Strategy, planning, and improv
Every mission involves strategy, planning, and then improvisation from multiple individuals. On the battlefield, no plan works perfectly, and the service member's ability to flex, pivot, and adapt makes them valuable later, in the civilian sector. Imagine living in countries where you don't speak the language, working alongside troops who come from places you can't find on a map, and having to communicate what needs to get done to ensure everyone's safety. Veterans learned how to set goals, problem-solve challenges, and successfully get results.
With an all-volunteer military for decades now, every man and woman who wore our nation's uniform raised their hand to do so. They chose to serve their country, their fellow Americans, and their leaders. These individuals do not leave their passion and sense of service behind when they separate or retire out of the military. Instead, typically veterans continue to find avenues to serve — in their teams, their companies, their communities.
When companies seek out leaders who will commit to a bigger mission, can think strategically and creatively, and will serve others, they look to veterans.
Best practices in retention of veteran talent
Retention starts at hiring. The experience set out in the interview stage provides insight about how it will be to work and grow within the team at the company. For employers hiring veterans, this is a critical step.
Veterans often tell me that they "look to work for a company that has a set of values I can ascribe to." The topic of values can serve as an opportunity for companies seeking to retain military talent.
The veteran employee may have had a few — or several — jobs since leaving the military. Or this may be their first civilian work experience. In any case, setting expectations and being clear about goals is vital. Remember, veterans are trained to complete a mission and a goal. When an employer clarifies the mission and shows how the veteran employee's role supports and fulfills that mission, the employee can more confidently and successfully complete their work.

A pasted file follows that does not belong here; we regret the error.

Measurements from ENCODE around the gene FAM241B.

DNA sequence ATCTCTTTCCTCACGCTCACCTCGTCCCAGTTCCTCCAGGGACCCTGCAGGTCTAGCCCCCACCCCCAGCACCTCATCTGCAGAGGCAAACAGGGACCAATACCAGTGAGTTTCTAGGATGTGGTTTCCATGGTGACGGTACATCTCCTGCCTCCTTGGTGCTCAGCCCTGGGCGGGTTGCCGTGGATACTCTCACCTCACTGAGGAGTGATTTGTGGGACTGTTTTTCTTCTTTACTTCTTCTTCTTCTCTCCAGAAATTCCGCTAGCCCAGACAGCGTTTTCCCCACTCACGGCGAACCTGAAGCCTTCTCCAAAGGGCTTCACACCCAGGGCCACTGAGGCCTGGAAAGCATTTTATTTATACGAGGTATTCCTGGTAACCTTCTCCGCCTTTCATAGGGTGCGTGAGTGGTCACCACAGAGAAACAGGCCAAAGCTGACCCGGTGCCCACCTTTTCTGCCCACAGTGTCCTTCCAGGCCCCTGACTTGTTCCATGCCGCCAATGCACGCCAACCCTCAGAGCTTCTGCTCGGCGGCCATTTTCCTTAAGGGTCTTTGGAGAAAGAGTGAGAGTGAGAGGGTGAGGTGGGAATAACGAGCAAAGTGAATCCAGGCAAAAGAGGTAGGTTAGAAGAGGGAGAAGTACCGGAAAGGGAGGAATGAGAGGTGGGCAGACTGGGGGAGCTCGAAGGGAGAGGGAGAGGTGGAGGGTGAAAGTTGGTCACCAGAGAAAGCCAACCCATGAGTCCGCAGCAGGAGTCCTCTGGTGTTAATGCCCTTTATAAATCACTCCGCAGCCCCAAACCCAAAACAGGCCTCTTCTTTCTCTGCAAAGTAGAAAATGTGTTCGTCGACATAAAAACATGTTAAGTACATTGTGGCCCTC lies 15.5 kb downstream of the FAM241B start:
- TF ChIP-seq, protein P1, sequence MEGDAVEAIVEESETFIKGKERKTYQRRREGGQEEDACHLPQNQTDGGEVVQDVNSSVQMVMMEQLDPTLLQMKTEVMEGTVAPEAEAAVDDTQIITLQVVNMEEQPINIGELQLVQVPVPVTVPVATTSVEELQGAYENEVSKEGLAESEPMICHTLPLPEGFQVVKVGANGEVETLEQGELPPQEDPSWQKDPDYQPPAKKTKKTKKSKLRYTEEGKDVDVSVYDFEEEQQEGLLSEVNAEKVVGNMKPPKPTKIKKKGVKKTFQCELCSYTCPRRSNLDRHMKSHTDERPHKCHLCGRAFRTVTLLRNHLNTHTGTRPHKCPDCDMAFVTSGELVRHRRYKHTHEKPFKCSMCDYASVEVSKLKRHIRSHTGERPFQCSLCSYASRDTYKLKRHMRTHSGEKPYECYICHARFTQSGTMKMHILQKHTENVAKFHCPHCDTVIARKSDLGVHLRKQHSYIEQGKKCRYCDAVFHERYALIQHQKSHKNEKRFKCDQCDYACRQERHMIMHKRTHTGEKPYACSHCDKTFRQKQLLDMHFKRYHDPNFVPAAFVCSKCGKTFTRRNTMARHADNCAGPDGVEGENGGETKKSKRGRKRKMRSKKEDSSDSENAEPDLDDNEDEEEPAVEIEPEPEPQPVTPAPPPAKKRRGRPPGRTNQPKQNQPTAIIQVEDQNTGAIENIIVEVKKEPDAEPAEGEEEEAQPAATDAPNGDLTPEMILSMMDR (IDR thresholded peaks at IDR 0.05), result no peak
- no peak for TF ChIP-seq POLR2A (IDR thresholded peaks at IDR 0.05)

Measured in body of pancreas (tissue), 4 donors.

Additionally, regular check-ins are helpful with veteran employees. These employees may not be as comfortable asking for help or revealing their weaknesses. When the employer checks in regularly, and shows genuine interest in their happiness, sense of productivity, and overall job satisfaction, the veteran employee learns to be more comfortable asking for help when needed.
The military is a values-driven culture. Service members are instilled with values of loyalty, integrity, service, duty, and honor, to name a few. When they transition out of the military, veterans still seek a commitment to values in their employers. Veterans often tell me that they "look to work for a company that has a set of values I can ascribe to." The topic of values can serve as an opportunity for companies seeking to retain military talent. Make it clear what your values are, how you live and act on those values, and how the veteran's job will promote and support those values. Even work that is less glamorous can be attractive to a veteran if they understand the greater purpose and mission.
Today, veterans working in the civilian sector find the uncertainty, chaos, instability, and fear threading through companies eerily familiar.
Finally, leveraging the strengths and goals of any employee is critical, and particularly so with veterans. If you have an employee who is passionate about service, show them ways to give back — through mentoring, community engagement, volunteerism, etc. If your veteran continues to seek leadership roles, find opportunities for them to contribute at higher levels, even informally. When your veteran employee offers to reframe the team's mission to gain better alignment across the sector, give them some runway to experiment. You have a workforce that is trained and passionate about and skilled in adapting and overcoming. Let them do what they do best.